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Showing posts from January, 2008

Everything's a Competition

Recently, whenever Mallory is reprimanded or denied something she wants, she zings back with this cutting retort:

“Well, I’m going to have more funner than you at school!”

Seriously. “Mallory, please don’t push your sister.”

“Well, I’m going to have more funner than you at school!”

Or, “No, you can’t have a piece of candy, it’s almost dinner time.”

“Well, I’m going to have more funner than you at school!”

Once she was arguing with Chris about something, and doing so a bit ineptly, and Chris said, “Mallory, you’re not even making sense.” And sure enough, here it came:

“Well, I’m going to have more funner than you at school!” Then she added, “What do you say about THAT?”

It’s funny, and it’s ridiculous, and it’s a bit poignant, as well. Poor child, she’s only six, she has so little control over her life. All she has going for her is that she gets to go to kindergarten, and I suppose that I’m glad that she perceives school as “funner” than anything the rest of us get to do.

She had to turn in a…

The tree jumped out at me, I swear!

It was just a matter of time, really, before I ran into a tree at my in-law's house. They have a long, narrow, snaky driveway that is lined by trees on both sides. Mostly I try to NOT go in reverse in their driveway at all. Last night I didn't have a choice, and my number came up.

I heard the crunch, and then I heard what sounded like raindrops -- a tinkling noise coming from the rear of the car. I thought, okay, I hit a tree, and now things -- pine cones? acorns? squirrels? -- are falling out of the tree onto my car. I raised my head and looked back, to discover that 1) yes, I HAD hit a tree and 2) the things that were falling were pieces of my shattered back windshield.

My sister-in-law, Amy, was with me; we got out, surveyed the damage, and then went into the house to tell Chris. "You're back so soon?" my mother-in-law asked when we walked through the door. Amy mouthed the words, "Krista hit a tree." Mallory, who was ACROSS THE ROOM, somehow deciphered…


I signed Phoebe up for preschool today. Phoebe! Preschool! Impossible! And yet it's not, she'll start in the fall. If, that is, she's potty-trained. So far she's been pretty adamant about NOT using the potty and NOT wearing underwear and NOT being a big girl. Luckily, we have seven months to work on that.

Other parents in my community camped out last night to ensure that their children would get preschool slot for the fall. For the record, it was 19 degrees here last night. Also for the record, these parents are crazy. And also, too many people are moving to my community. Go away, we're full!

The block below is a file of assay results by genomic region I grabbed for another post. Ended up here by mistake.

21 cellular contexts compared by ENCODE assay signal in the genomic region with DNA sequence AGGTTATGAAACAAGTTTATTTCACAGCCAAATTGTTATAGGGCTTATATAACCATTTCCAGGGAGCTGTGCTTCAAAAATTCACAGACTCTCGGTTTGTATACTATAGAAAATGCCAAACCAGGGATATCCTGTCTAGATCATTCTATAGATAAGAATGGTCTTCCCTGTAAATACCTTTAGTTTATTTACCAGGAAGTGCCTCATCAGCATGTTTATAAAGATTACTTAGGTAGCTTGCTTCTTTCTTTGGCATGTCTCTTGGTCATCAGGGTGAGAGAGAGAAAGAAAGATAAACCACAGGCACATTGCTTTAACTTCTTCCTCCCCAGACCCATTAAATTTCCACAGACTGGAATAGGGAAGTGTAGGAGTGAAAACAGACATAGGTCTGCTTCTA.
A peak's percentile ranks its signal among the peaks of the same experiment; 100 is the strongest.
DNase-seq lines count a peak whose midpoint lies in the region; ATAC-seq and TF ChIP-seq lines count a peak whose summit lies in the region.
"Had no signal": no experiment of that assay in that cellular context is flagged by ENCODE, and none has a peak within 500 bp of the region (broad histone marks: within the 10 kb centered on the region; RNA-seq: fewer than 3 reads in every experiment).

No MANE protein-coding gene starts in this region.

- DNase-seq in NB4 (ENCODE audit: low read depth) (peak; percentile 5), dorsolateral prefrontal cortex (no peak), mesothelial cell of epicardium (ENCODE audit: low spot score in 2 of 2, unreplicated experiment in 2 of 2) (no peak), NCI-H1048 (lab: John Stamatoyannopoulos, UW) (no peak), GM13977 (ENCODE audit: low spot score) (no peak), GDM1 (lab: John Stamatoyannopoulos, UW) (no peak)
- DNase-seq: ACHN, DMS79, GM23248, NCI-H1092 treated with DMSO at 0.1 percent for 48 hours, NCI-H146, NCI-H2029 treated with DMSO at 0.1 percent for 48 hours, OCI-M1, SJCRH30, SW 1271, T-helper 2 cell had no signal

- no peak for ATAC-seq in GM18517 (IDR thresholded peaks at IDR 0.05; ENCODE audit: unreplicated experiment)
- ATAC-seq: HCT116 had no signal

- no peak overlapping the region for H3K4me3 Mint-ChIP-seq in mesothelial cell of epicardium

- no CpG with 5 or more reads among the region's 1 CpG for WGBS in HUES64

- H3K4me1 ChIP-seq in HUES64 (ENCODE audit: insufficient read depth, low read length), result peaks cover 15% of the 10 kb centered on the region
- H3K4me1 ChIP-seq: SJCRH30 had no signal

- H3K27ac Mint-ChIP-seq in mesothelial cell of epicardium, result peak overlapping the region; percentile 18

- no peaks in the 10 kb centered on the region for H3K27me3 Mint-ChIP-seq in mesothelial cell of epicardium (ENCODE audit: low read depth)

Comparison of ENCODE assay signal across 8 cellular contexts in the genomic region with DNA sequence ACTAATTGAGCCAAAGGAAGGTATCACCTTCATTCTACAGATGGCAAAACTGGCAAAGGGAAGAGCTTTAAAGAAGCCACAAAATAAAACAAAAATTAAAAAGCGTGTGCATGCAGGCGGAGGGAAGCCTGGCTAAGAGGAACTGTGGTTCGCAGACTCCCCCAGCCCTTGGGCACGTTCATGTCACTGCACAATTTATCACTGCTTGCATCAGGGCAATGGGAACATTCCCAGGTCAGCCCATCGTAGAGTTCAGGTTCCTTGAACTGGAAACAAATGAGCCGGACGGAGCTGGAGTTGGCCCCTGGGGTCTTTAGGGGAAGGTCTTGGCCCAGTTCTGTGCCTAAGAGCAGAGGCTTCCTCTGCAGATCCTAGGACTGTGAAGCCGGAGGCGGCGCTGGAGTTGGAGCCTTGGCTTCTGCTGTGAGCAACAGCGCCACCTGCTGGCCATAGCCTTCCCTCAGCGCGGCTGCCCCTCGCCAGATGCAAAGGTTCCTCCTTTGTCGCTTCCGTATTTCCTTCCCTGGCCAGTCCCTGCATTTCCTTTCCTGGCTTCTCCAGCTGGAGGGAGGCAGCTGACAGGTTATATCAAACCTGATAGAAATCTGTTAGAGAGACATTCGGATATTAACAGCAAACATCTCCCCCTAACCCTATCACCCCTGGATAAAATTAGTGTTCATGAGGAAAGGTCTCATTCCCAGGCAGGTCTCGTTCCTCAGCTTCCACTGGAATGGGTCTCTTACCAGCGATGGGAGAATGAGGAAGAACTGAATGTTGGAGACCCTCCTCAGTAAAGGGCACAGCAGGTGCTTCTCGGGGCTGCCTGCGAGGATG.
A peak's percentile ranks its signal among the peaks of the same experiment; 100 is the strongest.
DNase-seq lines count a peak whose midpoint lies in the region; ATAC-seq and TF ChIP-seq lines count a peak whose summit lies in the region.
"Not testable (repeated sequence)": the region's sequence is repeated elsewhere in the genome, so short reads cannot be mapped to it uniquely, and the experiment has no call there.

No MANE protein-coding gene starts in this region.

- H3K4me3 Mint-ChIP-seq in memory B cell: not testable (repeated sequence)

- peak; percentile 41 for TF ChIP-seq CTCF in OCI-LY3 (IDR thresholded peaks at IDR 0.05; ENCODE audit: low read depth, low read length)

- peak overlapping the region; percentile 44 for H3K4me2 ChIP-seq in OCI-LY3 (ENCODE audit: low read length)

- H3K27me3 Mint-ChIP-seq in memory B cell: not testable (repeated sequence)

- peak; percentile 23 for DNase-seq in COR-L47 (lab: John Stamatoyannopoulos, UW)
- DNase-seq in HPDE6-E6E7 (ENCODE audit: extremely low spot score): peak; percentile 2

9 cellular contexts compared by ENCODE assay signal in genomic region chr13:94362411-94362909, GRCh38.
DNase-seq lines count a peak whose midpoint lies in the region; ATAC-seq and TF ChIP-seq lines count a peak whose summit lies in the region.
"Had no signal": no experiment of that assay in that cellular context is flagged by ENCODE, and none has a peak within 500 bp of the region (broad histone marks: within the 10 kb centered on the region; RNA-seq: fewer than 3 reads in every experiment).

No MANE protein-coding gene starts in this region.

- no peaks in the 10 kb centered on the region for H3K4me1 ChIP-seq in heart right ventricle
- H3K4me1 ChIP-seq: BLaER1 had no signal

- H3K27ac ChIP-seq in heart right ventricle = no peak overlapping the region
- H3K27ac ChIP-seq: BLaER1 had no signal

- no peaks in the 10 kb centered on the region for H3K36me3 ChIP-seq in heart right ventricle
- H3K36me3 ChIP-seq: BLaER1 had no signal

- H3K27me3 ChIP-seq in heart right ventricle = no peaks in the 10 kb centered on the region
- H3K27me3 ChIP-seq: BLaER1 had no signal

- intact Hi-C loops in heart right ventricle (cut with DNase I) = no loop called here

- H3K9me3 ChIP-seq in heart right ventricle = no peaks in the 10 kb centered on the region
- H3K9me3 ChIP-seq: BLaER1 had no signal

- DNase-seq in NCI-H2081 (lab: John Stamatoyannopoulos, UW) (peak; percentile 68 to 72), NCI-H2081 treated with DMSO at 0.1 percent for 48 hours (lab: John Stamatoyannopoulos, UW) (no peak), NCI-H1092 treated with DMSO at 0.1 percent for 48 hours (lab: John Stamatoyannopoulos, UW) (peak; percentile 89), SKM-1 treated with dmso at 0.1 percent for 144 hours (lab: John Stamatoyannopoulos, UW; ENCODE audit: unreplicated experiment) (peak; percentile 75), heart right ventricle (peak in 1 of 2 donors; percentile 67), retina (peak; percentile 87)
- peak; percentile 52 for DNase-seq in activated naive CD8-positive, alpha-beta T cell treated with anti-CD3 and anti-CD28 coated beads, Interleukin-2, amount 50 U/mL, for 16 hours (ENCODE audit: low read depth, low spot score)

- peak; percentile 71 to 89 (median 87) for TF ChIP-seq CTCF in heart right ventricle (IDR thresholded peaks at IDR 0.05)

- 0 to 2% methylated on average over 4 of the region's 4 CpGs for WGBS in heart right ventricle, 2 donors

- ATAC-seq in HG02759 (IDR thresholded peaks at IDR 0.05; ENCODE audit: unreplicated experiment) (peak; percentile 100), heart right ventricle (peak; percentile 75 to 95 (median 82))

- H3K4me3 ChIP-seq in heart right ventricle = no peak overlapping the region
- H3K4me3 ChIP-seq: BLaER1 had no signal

Mallory's tooth was so loose last night that she was swiveling it around with her tongue. We suggested that she pull it so that she didn't swallow it during the night, and she commenced screaming and thrashing because it would hurt, it would hurt so badly! Amidst all the screaming the tooth fell out unassisted. Whew. So now she's adorably gap-toothed. And a dollar r…

All Gone

Oh hey, did you notice they wallpaper in the pictures from my last post?

GONE! If all goes well we'll start painting this weekend.

Oh, and Mallory's left front tooth?

GONE! And the other one is barely hanging on.

More photos as events warrant or toothless child cooperates.

The pickiness does not extend to brownie batter

Everyone's a Critic

Me: I rented a movie for tonight.

Chris: Oh yeah? Which one?

Me: Once.

Chris: Once? I've never heard of it.

Me: It's supposed to be really good, it was on a lot of Top 10 lists for the year.

Chris: But what's it about?

Me: It's kind of a musical.

Chris: A musical?

Me: Yeah. And it's Irish.

Chris: Uh-huh.

Me: Or maybe Scottish.

Chris: Like that will make a difference.

Me: Oh, who knows, you make like it. Anyway, maybe the weather will clear up and we can go see a real movie tonight...I'd like to see Atonement. Or Juno.

Chris: How about Cloverfield?

Me: Ugh, no. I heard a review on NPR last night, they said it was awful.

Chris: Well, NPR can be kind of snooty in their movie reviews.

Me: NPR liked Once.

Chris: I rest my case.


After I turned 30, I started having trouble remembering how old I was, because really, once you're 30, who cares anymore? And all this year, anytime I had to think about my exact age, I'd think -- "I'm 35, right? Am I? Oh my God, maybe I'm 36! No, I can't be 36, that seems so OLD! Let me do the math -- 1972, oh, good, I AM still 35."